The Marikana Massacre
The Marikana Massacre took place on 16 August 2012, in the town of Marikana in the North West province of South Africa. The event saw police surround protesting miners and open fire on them with live ammunition, killing 34 miners and seriously injuring more than 70 others. The incident was the culmination of weeks of building unrest. Instead of meeting with the protesting miners, the mining management and ownership of the mine, Lonmin, refused to speak to them. The miners were also disgruntled with their labour unions and were organising as a community instead.

After the tragedy took place a commission was set up to investigate and suggest outcomes - Napoleon Webster, featured in the Policing and Resistance episode, was a member of the Marikana Commission. Following the commission, Napoleon called out then president Jacob Zuma for not releasing the findings of the Marikana Commission - something which the president later did. Napoleon also called out the former deputy president and current president of South Africa, Cyril Ramaphosa, for having “blood on his hands”.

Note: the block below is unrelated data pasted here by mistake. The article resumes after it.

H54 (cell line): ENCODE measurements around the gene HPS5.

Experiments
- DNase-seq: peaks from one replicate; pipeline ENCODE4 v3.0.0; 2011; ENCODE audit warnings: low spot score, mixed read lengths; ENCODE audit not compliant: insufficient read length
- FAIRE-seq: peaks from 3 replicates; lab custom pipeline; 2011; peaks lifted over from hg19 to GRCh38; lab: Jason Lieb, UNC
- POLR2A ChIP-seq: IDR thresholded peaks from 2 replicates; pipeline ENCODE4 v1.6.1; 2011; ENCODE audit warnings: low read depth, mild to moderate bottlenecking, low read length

Ramaphosa was instrumental in ordering the violent attack on miners. He is a shareholder and non-executive director at Lonmin mines; the mines that were being protested against for underpaying workers and not delivering on promises to improve living and working conditions for workers.
In December 2016, Napoleon, along with 12 other activists were, were charged with the murder of an ANC councilor. All the accused pleaded not-guilty. The case was eventually dropped due to a lack of evidence. The case relied on the inconsistent testimony of one “witness”, and went against multiple eye witness accounts that saw Napoleon at the time the crime was occuring. He received national and legal support when he was arrested, and argued that he was targeted for his activism against the government and Lonmin mines.